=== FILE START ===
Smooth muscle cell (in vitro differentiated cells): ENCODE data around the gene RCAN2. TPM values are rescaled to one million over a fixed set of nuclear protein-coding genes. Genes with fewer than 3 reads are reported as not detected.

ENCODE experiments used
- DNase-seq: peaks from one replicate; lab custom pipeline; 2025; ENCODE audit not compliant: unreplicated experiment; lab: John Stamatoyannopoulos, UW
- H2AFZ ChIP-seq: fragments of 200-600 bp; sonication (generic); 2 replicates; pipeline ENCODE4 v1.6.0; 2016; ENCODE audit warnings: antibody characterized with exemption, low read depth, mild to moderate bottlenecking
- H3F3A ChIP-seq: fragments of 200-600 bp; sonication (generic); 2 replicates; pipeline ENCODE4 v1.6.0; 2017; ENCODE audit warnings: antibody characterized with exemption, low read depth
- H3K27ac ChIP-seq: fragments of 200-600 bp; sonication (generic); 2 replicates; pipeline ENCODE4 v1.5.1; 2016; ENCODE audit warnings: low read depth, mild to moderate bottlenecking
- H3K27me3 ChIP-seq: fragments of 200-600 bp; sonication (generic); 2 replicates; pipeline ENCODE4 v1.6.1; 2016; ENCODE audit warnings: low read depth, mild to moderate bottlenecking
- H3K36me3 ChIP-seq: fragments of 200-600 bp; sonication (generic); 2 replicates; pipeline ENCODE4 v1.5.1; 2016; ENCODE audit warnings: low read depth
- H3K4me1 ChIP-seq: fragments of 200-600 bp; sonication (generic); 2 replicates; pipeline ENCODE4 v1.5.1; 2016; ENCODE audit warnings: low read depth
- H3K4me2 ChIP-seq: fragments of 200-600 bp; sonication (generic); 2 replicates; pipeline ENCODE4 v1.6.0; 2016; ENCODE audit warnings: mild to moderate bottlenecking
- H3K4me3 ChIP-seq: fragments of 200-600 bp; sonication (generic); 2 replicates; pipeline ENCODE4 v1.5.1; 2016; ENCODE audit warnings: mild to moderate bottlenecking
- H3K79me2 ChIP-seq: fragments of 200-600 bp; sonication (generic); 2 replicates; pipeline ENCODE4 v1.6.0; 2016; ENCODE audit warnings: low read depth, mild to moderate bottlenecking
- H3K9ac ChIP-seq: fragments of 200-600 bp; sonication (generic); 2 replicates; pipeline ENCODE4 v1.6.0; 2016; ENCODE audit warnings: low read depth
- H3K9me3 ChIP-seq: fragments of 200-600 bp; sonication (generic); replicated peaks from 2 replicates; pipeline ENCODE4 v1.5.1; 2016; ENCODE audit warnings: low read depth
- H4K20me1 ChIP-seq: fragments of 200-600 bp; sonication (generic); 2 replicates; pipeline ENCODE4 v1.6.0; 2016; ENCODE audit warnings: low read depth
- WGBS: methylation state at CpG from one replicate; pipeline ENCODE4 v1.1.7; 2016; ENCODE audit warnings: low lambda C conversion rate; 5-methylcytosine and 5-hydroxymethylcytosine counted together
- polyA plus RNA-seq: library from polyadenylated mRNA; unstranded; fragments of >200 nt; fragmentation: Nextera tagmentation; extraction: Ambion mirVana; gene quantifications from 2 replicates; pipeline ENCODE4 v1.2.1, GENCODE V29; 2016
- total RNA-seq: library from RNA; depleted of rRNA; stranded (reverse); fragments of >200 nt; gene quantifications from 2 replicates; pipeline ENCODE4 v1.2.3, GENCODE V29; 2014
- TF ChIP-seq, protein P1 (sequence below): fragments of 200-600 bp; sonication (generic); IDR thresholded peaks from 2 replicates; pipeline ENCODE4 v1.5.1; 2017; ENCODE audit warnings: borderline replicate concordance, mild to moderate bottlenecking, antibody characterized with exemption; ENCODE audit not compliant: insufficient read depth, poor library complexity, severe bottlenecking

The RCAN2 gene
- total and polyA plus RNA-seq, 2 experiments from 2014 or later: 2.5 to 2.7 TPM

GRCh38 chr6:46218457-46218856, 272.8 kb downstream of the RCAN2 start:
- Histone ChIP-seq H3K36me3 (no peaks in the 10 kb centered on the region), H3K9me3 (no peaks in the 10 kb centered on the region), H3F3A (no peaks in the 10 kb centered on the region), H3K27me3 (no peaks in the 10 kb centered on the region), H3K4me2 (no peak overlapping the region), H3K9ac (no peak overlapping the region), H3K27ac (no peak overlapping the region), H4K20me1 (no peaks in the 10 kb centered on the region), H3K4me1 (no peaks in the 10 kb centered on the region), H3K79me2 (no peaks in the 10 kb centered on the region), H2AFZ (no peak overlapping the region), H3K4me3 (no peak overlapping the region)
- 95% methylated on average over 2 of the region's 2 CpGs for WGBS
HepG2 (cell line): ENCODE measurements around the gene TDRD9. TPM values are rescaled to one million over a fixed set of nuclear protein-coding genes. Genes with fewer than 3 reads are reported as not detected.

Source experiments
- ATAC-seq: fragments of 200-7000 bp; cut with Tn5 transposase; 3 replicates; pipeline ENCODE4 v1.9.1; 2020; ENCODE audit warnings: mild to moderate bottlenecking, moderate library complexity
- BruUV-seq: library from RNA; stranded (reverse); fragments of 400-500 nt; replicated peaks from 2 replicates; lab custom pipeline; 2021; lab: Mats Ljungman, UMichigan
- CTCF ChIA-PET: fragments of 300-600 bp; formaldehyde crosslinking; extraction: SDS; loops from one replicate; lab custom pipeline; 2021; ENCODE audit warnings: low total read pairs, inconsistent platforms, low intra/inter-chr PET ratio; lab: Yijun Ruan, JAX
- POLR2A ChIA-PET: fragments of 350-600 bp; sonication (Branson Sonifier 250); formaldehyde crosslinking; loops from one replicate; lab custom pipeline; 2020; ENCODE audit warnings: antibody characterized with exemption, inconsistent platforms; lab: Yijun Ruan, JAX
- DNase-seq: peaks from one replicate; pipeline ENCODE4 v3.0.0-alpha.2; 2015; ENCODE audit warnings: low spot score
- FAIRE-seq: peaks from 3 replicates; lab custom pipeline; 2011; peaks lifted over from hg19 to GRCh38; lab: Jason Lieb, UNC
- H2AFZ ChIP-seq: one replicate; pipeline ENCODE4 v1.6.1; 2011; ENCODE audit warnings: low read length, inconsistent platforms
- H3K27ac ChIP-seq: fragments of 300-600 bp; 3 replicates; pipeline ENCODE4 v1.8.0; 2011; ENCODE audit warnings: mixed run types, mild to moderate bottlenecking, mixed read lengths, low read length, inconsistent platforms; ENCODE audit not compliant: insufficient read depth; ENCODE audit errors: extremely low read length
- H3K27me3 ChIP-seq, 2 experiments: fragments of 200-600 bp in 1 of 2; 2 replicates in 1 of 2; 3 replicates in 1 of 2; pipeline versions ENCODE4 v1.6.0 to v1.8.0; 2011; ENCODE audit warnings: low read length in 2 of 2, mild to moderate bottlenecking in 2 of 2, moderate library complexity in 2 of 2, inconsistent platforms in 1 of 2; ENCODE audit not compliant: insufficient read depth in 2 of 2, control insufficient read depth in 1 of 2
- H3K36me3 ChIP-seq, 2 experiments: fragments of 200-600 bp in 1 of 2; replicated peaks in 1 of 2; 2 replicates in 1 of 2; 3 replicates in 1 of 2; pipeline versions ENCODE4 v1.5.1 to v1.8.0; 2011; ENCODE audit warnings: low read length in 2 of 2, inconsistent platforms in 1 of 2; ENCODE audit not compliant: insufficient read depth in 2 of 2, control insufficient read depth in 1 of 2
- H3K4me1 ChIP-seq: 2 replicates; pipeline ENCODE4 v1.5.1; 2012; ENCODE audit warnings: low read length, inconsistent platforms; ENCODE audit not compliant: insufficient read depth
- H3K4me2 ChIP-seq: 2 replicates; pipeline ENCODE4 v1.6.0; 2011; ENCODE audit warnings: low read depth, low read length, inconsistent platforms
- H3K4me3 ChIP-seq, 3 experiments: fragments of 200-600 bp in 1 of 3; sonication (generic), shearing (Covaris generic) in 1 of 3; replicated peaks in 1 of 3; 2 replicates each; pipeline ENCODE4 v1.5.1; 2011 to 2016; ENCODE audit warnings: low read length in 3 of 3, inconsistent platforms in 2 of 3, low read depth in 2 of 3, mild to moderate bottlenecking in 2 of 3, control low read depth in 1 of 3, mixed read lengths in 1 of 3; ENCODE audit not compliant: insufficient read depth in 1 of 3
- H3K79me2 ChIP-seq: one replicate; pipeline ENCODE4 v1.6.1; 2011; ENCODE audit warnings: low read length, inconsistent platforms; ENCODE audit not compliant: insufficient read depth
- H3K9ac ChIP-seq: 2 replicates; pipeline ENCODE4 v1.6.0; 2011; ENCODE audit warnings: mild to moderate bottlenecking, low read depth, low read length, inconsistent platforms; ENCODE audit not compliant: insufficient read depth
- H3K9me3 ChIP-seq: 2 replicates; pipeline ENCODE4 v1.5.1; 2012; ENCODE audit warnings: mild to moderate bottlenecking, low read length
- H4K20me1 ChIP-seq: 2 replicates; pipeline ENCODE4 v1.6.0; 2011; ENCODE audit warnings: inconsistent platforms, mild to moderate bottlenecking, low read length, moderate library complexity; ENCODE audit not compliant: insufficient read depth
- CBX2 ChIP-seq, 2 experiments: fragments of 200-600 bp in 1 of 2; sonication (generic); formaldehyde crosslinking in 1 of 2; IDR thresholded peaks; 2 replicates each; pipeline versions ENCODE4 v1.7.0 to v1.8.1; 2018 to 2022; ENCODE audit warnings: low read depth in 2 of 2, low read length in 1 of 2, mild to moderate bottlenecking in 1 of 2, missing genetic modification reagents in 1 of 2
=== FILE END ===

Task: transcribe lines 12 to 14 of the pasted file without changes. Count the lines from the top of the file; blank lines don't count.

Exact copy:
- H3K79me2 ChIP-seq: fragments of 200-600 bp; sonication (generic); 2 replicates; pipeline ENCODE4 v1.6.0; 2016; ENCODE audit warnings: low read depth, mild to moderate bottlenecking
- H3K9ac ChIP-seq: fragments of 200-600 bp; sonication (generic); 2 replicates; pipeline ENCODE4 v1.6.0; 2016; ENCODE audit warnings: low read depth
- H3K9me3 ChIP-seq: fragments of 200-600 bp; sonication (generic); replicated peaks from 2 replicates; pipeline ENCODE4 v1.5.1; 2016; ENCODE audit warnings: low read depth